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Synthesis and characterization of cubic boron nitride

City University of Hong Kong
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  • Boron Nitride
  • Chemistry
  • Design
  • Physics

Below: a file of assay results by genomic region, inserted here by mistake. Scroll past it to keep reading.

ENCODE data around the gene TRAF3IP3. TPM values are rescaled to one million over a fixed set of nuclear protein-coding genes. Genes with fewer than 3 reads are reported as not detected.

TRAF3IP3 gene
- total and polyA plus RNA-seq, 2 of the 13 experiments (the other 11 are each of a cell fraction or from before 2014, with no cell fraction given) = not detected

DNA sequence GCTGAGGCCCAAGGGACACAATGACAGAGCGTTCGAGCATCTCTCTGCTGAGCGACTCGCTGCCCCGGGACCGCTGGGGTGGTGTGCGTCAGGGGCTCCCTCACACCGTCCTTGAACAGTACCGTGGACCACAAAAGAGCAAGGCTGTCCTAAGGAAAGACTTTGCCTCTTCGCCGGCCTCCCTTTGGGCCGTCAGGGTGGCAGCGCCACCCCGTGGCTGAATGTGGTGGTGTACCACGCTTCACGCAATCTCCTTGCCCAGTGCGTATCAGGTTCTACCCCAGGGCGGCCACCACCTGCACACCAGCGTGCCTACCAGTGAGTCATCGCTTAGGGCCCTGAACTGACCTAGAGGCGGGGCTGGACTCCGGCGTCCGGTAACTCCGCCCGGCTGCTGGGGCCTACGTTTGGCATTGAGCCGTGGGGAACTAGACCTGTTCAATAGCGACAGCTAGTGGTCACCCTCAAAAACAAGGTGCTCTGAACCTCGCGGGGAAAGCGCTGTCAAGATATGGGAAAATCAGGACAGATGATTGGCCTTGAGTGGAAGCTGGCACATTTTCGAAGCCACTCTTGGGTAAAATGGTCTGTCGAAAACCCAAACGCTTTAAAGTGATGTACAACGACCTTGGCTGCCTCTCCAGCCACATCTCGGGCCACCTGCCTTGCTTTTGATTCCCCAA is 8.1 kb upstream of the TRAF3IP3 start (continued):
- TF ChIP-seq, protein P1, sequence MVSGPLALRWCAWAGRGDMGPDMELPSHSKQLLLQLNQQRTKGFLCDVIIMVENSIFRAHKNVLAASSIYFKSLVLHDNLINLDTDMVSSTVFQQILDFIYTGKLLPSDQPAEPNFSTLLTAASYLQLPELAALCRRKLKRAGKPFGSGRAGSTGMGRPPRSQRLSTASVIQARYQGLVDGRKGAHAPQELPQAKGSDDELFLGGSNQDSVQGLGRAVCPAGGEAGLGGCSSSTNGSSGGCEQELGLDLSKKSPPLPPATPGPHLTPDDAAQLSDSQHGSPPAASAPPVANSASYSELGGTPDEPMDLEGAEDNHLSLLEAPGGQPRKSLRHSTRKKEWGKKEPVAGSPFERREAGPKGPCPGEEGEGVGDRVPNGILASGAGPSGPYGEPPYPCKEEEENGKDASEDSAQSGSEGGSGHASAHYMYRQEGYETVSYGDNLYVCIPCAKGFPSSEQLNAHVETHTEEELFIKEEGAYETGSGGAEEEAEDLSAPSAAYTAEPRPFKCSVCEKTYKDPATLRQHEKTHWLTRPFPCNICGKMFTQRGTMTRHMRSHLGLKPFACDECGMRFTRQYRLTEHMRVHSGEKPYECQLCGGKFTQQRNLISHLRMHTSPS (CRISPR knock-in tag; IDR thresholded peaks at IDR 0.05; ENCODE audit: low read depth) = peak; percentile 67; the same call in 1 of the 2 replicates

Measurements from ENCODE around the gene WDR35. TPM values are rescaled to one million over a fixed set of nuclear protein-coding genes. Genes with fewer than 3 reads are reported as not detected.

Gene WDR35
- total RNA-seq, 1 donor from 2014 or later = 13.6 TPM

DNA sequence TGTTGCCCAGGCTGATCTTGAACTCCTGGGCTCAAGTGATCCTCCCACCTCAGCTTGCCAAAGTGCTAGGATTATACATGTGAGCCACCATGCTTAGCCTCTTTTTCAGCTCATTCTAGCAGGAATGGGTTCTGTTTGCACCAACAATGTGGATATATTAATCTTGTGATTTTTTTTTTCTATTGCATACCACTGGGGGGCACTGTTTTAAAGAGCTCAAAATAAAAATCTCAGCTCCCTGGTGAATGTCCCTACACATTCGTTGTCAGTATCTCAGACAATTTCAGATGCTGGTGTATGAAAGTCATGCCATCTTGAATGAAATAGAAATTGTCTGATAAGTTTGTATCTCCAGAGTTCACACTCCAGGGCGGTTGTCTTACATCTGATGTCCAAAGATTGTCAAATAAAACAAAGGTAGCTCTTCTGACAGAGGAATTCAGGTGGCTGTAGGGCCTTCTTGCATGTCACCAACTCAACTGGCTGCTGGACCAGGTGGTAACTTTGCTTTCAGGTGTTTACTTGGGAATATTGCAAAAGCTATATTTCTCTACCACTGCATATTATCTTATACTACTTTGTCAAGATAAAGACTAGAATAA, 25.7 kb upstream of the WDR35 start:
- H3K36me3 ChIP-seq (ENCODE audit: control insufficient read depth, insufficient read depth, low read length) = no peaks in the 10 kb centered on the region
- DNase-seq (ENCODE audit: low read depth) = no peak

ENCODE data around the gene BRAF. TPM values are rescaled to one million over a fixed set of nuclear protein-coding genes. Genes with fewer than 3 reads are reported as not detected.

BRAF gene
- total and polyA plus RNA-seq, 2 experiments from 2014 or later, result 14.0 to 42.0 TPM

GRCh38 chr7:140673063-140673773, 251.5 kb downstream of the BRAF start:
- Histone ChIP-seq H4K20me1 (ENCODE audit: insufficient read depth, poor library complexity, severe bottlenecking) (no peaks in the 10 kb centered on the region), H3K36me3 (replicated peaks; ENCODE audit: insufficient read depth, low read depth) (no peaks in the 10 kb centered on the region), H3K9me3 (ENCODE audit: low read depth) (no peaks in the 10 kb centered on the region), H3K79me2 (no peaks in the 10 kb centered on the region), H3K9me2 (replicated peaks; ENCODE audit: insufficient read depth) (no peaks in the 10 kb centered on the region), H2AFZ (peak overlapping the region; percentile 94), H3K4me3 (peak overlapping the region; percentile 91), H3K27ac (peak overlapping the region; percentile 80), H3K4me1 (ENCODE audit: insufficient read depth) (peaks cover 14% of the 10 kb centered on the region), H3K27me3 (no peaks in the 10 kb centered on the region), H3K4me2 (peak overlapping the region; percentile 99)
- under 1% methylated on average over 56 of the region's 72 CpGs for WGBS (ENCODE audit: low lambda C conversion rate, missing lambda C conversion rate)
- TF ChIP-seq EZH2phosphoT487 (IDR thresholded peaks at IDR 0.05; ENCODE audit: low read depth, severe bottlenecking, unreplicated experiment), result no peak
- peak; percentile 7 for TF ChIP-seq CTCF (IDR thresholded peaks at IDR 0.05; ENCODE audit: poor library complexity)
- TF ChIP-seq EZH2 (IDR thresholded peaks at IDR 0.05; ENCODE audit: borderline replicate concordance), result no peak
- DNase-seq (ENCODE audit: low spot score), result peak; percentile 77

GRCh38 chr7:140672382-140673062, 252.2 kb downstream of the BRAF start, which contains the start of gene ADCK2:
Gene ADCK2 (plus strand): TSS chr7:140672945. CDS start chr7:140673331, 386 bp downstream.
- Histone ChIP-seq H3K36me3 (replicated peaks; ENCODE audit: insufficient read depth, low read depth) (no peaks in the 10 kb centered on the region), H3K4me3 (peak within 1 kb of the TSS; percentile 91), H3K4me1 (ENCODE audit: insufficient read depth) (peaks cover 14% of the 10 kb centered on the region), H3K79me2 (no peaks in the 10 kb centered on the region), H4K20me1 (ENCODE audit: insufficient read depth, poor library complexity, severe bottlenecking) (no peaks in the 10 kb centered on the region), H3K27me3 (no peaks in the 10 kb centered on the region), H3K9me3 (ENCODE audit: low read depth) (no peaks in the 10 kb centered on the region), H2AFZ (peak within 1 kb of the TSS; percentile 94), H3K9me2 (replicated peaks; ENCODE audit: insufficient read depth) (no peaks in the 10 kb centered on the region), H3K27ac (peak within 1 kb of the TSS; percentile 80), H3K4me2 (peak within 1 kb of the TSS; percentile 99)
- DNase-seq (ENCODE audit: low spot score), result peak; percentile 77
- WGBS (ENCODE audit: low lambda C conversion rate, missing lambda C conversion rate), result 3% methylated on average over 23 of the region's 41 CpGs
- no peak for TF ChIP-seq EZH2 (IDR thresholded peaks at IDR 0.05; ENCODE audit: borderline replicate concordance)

Cubic boron nitride (cBN) is an extraordinary material, which possesses similar physical and chemical properties like diamond and even it is superior to diamond in several aspects of applications. This work focuses on the synthesis of cubic boron nitride (cBN) films on silicon substrates by a radio-frequency magnetron sputtering and electron cyclotron resonance microwave plasma assisted chemical vapor deposition (ECR-MPCVD). The former technique belongs to the methods designated as physical vapor deposition (PVD) while the later technique is classified as chemical vapor deposition (CVD). In both cases the variable deposition conditions were optimized for the maximum content of cBN phase. The structure and physical properties of cBN films prepared were investigated in terms of deposition parameters including substrate bias, gas flow rate, gas composition, substrate temperature and duration of deposition. For example, introducing He into H2 plasma in deposition reduced the bias voltage required for cBN nucleation and growth via Penning effect. Cubic BN films prepared on silicon substrates using magnetron sputtering grew with soft interfacial layers which thickness and incubation time needed for the cBN formation varied with the deposition parameters employed. The soft interfacial layer was amorphous BN (aBN) normally followed by turbostratic BN (tBN) on top which cBN nucleated as proved by Fourier transform infrared (FT-IR) spectroscopic analysis. The surface structure and properties of these BN films were also studied with surface sensitive methods including x-ray photoelectron spectroscopy (XPS), Auger electron spectroscopy (AES) and electron energy loss spectroscopy (EELS). These three independent surface analytical techniques indicate very thin hBN layers on top of the cBN films suggesting the continuous conversion of hBN to cBN structure through structural densification. The phenomenon of the structural densification supports the subplantation model of cBN growth. The thicker cBN films (>200 nm) prepared by PVD magnetron sputtering were sensitive to ambient and readily delaminated due to the high internal stress induced by the ion bombardment and hydroscopic properties of the transition (incubation) aBN/tBN layers. On the contrary the cBN films prepared by ECR CVD yield distinct Raman spectra characteristic to cBN phase. The Raman signature unavailable in the case of the first technique (magnetron sputtering) demonstrates that cBN films are thicker and quality of cBN crystallites (referring to the size of crystallites and defect density) is much higher when compared to the films prepared by magnetron sputtering. The characteristic thickness of cBN films was 1 – 2 micrometers. Except substrate temperature, the effect of bias voltage on the cBN properties was thoroughly investigated as well. Cubic BN is the best material for machining hard steels and all ferrous materials. However, due to the poor adhesion of cBN films to the substrates they have never been used in any practical application. Therefore the important step for the first ever implementation of cBN film into practice is this work which pioneers deposition of cBN films on diamond interfacial buffer layers employing fluorine chemistry using ECR-MPCVD process. The choice of the diamond films was guided by the striking similarity between the cBN and cubic diamond lattices, which have an identical structure but a slightly different lattice constant (that of cBN larger by 1.34% than that of diamond). Diamond films were prepared on silicon with variable thickness of 1 to 10 μm. On top of the diamond films cBN films were grown (with thickness ranging from 200 nm to 2 μm) in ECR plasma made of He-Ar-N2-BF3-H2 gas mixtures. The growth was performed at 950 oC and a low substrate bias of –20 V. This work shows that cBN directly grows on diamond substrates without the conventional nucleation stage however using extremely low bias voltage (–20 V). Hence the resulting energy is small and rather consumed on inducing phones than subplantation and densification of BN structure. The soft interfacial aBN/tBN layers are absent and the interface between the diamond and cBN is seamless. The cBN deposition is characteristic with columnar growth in which each cBN column extends the diamond column from its base to the film surface. The seamless epitaxial growth of cBN on diamond occurs because of the similarity in lattice parameters and the condition of reducing the surface energy when diamond is continuously covered by cBN structure. This explains the importance of the substrate selection. The high quality of the CVD cBN films is confirmed by the distinct Raman peak, which has not been possible to observe for nanosized cBN films grown by PVD ion assisted techniques. The hardness and the elastic modulus of these cBN films on diamond are the highest ever measured (70 and 830 GPa, respectively) and are only to second to that of diamond. The coating combination of the cBN/diamond provides extraordinary film properties because beneath the extremely chemically resistive and thermally stable cBN is the hardest material, diamond. Diamond imparts extreme mechanical supporting capacity which is important in all mechanical applications, including tooling and tribological use.

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